Aviation Security:

Progress Being Made, but Long-term Attention Is Needed

T-RCED-98-190: Published: May 14, 1998. Publicly Released: May 14, 1998.

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GAO discussed its recent review of the Federal Aviation Administration's (FAA) implementation of five key initiatives: automated passenger profiling, explosives detection technologies, passenger-bag match, vulnerability assessments, and certification of screening companies and improvement of screeners' performance.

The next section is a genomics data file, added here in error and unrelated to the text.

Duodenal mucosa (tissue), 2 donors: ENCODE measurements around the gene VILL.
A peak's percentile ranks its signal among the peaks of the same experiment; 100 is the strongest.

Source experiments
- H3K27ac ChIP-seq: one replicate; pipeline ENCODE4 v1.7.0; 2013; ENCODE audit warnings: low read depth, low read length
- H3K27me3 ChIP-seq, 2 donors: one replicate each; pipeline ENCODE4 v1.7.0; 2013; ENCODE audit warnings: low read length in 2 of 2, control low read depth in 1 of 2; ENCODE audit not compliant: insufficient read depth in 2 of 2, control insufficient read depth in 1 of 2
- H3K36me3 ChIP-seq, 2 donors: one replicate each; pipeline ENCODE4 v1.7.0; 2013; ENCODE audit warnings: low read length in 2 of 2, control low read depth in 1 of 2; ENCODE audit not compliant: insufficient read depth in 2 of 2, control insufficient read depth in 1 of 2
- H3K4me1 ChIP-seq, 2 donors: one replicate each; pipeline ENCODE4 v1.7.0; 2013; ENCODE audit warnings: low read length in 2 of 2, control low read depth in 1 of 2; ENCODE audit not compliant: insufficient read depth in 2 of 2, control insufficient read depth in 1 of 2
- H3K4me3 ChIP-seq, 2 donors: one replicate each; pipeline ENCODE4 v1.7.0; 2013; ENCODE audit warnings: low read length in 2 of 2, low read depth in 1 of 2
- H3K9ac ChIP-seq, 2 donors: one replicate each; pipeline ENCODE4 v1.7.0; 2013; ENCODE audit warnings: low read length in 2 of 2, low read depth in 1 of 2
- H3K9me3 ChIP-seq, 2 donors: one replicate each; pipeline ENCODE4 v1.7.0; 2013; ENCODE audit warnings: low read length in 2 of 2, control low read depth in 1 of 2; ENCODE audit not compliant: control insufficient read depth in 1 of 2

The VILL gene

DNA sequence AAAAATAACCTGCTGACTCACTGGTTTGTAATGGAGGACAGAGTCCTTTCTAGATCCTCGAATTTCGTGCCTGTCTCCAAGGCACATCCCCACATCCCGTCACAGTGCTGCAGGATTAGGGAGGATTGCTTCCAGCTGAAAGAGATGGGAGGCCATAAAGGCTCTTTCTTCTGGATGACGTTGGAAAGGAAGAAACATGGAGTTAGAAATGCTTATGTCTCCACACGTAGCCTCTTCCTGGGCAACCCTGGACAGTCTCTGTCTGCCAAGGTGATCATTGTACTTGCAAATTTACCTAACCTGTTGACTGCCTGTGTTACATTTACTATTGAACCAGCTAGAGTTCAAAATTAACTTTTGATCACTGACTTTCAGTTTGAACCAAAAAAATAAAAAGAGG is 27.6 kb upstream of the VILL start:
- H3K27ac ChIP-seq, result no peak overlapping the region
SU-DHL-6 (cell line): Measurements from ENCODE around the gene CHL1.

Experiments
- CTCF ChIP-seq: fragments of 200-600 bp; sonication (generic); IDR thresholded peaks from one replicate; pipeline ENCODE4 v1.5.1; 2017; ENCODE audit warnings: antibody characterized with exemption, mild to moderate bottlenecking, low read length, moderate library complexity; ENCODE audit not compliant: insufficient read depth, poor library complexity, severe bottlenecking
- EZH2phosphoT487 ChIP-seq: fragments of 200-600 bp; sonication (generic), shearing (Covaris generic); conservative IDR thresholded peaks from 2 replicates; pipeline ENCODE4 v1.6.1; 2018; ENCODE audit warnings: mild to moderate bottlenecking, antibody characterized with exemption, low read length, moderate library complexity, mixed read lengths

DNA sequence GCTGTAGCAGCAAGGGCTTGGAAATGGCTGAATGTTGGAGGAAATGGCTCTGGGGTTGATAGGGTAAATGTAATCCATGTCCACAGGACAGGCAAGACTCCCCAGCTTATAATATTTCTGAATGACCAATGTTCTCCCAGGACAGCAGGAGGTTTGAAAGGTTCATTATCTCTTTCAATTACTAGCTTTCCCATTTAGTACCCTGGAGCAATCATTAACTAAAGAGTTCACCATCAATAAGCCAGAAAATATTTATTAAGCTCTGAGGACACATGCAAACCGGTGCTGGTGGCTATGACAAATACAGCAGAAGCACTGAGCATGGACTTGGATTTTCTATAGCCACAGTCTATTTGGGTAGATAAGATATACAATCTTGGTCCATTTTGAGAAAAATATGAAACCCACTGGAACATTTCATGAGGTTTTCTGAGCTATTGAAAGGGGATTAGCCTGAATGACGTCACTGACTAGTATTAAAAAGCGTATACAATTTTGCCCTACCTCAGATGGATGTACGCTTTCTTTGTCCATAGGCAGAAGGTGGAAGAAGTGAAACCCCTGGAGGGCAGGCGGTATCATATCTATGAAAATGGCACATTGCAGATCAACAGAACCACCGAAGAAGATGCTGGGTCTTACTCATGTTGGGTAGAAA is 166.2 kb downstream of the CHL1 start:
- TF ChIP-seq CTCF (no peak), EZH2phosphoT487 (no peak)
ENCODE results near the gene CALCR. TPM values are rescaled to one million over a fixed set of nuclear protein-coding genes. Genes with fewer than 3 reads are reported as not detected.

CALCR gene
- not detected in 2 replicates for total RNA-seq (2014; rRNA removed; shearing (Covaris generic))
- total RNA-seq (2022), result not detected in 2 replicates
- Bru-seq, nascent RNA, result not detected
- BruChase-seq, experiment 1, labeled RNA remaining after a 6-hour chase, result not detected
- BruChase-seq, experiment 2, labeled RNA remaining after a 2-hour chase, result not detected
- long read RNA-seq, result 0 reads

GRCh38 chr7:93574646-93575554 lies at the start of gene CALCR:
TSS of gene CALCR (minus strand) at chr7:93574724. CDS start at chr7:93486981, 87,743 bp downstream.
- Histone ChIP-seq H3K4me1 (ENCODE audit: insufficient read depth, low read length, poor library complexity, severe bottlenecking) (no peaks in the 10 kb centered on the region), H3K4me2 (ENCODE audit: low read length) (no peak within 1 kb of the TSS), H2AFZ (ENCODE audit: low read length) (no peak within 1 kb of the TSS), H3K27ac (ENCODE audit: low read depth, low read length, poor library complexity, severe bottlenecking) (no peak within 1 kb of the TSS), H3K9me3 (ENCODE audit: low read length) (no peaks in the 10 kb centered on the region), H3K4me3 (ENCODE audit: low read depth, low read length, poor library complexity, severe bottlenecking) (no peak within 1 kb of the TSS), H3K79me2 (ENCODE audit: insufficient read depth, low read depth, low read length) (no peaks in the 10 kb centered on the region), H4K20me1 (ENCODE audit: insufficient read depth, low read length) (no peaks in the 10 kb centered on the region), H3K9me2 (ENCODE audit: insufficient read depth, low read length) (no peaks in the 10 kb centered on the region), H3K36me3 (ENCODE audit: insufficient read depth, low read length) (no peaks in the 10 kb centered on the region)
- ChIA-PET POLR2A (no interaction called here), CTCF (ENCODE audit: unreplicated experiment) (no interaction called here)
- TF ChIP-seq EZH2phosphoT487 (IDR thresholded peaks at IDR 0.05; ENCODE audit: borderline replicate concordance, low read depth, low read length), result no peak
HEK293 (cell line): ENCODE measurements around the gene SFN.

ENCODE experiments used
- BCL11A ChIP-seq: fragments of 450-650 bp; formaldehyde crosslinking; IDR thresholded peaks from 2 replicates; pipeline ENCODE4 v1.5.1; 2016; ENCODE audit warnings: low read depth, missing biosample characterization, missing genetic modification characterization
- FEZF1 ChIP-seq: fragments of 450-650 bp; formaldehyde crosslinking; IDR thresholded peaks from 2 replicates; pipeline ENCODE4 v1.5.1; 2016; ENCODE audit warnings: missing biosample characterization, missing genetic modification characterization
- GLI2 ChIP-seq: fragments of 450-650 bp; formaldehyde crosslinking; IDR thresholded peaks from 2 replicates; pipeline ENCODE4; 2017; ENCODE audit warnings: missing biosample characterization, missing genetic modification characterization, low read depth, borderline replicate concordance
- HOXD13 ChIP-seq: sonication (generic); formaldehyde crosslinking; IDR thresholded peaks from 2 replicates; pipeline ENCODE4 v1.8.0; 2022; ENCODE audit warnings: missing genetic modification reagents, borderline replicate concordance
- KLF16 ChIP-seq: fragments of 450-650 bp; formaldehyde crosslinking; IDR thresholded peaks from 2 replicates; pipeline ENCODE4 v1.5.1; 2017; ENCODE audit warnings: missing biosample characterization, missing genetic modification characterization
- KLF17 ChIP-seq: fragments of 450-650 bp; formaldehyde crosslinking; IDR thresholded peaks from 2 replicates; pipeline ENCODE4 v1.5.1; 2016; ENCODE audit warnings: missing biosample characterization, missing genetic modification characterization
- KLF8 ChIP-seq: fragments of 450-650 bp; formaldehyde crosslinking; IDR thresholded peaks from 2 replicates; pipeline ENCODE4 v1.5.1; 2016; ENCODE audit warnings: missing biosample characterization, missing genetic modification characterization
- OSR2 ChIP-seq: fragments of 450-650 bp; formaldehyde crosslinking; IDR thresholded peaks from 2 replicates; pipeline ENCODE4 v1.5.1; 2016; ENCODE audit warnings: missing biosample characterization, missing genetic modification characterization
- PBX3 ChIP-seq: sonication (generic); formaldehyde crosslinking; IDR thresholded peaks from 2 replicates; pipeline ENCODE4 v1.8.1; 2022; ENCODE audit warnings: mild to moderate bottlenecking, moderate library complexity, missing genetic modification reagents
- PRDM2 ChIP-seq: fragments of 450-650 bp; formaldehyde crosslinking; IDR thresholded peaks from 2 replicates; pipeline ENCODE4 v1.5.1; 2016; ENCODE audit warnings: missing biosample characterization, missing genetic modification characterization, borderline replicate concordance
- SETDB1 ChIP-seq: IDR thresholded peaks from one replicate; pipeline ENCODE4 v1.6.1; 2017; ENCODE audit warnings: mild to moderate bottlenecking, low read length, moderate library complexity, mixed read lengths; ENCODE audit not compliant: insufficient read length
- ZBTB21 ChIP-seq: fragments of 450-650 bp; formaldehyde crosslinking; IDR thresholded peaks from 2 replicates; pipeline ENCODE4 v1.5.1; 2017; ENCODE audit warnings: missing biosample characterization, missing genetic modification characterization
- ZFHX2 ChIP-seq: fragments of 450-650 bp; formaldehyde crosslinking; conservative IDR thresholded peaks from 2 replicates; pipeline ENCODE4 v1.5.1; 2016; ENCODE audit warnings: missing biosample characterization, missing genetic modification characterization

GAO noted that: (1) FAA has made some progress in five critical areas as recommended by the White House Commission on Aviation Safety and Security and mandated by Congress; (2) given the current implementation schedule, it will take years for FAA and the aviation industry to fully implement the initiatives; (3) to date, FAA has encountered delays of up to 12 months in implementing these initiatives, in part because they are more complex than originally envisioned and involve new and relatively untested technologies; (4) delays have also been caused by limited funding and problems with equipment installation and contractors' performance; (5) while progress is being made in strengthening aviation security, the completion of the current initiatives will require additional financial resources and a sustained commitment by the federal government and the aviation industry; (6) because momentum and public attention began to subside after the downing of Pan Am Flight 103, sufficient progress did not occur; and (7) to avoid a similar situation, congressional oversight and commitment are important.

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